Keir Starmer accused of attempting a 'grubby stitch-up' of next Labour leadership election

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John McDonnell is a close ally of Jeremy Corbyn - PA
John McDonnell is a close ally of Jeremy Corbyn - PA

Sir Keir Starmer has been accused of attempting a “grubby stitch-up” of the next Labour leadership election over his plans to reform the voting system to make it harder for a Left-wing candidate to win.

John McDonnell, the former shadow chancellor and a close ally of Jeremy Corbyn, said the plan to abandon the “one member, one vote” system introduced under Ed Miliband was a “huge mistake”.

Sir Keir is facing a frontbench rebellion against the reforms, after a close ally of his deputy, Angela Rayner, called them "regressive".

The Labour leader was scheduled to meet trade unions on Wednesday to discuss whether they will support him at this year’s party conference, which begins on Saturday. Unite, Labour’s largest financial backer, is expected to vote against him.

Mr McDonnell told the BBC’s Today programme on Wednesday: “Our constituents are facing a Universal Credit cut in a few weeks’ time … many of them a public-sector pay freeze, energy prices going up, inflation going up and in the real world that’s what we should be addressing.

“Then to go into a Labour conference … and this is the first conference coming together physically as a result of Covid … to then concentrate on internal, factional disputes, it’s just not what people expected from Keir.

“Look at the contrast in the media. You have Boris Johnson strutting the world stage, doing deals with [Joe] Biden and other world leaders. What do we have? The Labour leader in grubby stitch-up deals. It’s unacceptable.”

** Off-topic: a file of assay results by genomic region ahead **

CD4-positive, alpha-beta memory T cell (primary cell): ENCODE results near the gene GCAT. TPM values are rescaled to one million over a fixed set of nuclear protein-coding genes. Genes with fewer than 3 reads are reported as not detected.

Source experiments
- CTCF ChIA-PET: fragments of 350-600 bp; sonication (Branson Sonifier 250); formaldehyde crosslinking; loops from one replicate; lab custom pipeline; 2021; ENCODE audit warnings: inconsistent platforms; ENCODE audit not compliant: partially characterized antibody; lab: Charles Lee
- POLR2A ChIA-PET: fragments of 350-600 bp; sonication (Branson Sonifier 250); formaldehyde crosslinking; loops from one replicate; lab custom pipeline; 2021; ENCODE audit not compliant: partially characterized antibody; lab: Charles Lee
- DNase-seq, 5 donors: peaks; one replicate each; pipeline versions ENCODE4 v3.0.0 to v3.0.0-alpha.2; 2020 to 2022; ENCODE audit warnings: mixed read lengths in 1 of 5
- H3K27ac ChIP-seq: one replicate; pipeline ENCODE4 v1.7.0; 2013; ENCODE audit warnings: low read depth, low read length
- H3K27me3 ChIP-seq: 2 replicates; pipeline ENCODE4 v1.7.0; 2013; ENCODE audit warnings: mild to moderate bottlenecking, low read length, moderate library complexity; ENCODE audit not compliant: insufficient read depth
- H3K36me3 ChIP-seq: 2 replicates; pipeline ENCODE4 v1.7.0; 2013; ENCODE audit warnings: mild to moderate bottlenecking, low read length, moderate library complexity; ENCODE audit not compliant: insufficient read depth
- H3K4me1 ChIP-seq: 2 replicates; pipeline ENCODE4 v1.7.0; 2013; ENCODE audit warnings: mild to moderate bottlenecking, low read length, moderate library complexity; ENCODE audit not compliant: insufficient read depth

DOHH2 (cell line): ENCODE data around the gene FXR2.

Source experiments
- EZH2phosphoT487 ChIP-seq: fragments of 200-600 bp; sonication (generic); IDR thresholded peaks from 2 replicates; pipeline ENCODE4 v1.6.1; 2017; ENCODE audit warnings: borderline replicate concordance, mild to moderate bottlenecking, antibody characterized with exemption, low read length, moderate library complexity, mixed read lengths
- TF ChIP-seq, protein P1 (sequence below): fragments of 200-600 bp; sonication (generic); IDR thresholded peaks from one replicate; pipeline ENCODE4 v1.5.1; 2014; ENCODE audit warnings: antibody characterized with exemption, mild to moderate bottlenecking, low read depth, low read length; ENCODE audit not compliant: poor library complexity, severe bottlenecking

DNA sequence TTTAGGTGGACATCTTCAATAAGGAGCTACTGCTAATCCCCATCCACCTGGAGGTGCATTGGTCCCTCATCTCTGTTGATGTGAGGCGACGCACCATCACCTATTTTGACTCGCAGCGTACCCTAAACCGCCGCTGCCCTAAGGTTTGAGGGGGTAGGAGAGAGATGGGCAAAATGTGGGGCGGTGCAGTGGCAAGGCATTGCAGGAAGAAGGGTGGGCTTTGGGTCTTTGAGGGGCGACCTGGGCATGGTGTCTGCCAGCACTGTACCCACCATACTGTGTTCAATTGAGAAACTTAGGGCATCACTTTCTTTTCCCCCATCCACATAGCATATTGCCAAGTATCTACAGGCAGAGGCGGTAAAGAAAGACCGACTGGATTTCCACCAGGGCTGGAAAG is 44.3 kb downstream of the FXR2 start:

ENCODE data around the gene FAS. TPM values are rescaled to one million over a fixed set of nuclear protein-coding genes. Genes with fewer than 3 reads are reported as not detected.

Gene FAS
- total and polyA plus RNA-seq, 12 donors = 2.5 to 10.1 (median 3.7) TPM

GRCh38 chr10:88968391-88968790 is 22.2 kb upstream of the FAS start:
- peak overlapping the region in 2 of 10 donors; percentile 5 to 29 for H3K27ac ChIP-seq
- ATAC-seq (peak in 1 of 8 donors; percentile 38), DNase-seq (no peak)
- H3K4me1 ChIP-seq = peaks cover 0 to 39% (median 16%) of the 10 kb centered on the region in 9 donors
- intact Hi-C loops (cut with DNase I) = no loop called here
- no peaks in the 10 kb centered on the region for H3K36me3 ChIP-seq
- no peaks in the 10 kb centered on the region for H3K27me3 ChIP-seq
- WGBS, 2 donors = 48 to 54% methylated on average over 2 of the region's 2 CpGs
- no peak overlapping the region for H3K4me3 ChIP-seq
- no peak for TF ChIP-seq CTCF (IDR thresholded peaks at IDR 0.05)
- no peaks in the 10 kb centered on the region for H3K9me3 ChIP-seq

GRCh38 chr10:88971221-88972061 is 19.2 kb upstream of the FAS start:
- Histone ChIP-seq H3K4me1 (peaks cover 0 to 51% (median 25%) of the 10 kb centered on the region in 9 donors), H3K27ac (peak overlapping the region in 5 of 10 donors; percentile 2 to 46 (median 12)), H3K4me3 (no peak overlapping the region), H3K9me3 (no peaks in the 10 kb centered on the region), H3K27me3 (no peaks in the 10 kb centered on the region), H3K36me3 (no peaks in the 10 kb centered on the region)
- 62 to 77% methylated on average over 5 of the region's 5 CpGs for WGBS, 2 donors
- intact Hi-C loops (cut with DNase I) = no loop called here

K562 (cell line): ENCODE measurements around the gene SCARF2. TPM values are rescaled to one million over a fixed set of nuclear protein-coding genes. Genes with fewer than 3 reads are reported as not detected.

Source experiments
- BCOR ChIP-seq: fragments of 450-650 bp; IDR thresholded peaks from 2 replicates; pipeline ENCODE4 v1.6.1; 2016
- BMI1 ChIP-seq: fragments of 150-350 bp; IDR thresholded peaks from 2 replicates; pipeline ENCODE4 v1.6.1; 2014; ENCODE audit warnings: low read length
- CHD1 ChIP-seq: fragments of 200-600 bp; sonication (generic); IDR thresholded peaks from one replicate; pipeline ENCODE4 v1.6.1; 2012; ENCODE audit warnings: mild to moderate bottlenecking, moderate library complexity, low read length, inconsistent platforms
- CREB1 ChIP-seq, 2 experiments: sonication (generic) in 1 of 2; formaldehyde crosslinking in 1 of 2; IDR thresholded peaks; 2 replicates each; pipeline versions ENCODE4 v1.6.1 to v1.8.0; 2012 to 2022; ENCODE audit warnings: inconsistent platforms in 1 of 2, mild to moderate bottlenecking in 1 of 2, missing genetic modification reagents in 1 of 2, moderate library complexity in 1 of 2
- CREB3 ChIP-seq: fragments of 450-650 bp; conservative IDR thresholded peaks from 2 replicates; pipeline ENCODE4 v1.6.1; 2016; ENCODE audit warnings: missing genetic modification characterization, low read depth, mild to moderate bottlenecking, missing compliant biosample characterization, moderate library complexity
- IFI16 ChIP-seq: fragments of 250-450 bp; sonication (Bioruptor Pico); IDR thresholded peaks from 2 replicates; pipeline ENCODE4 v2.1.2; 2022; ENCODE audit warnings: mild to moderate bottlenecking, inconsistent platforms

The Labour leader's office believes returning to an "electoral college" system will help maintain the moderates' control of the party, after thousands of Corbynites joined and swung the party to the Left.

But MPs and shadow ministers in Sir Keir's own team oppose the move, believing it represents an undemocratic power grab.

Sam Tarry, a shadow transport minister and close ally of Ms Rayner, said: "As a committed trade unionist and having campaigned for electoral reform for many years, I cannot support a regressive plan to dilute Labour members' votes and divide our movement.

"We are one party and should all have an equal say in choosing who leads any Labour government."

Ms Rayner has not commented publicly on the plans, but could open a rift at the top of the party if she opposes them.

Rachael Maskel, the shadow charities minister, has also said she is against the rule change.

Sir Keir sought to head off criticism that he was attempting to expunge the Labour Left.

“Our rules as they are right now, focus us inwards to spend too much time talking to and about ourselves and they weaken the link with our unions,” he said.

“These are two things that have got to change if we are serious about winning the next election.”

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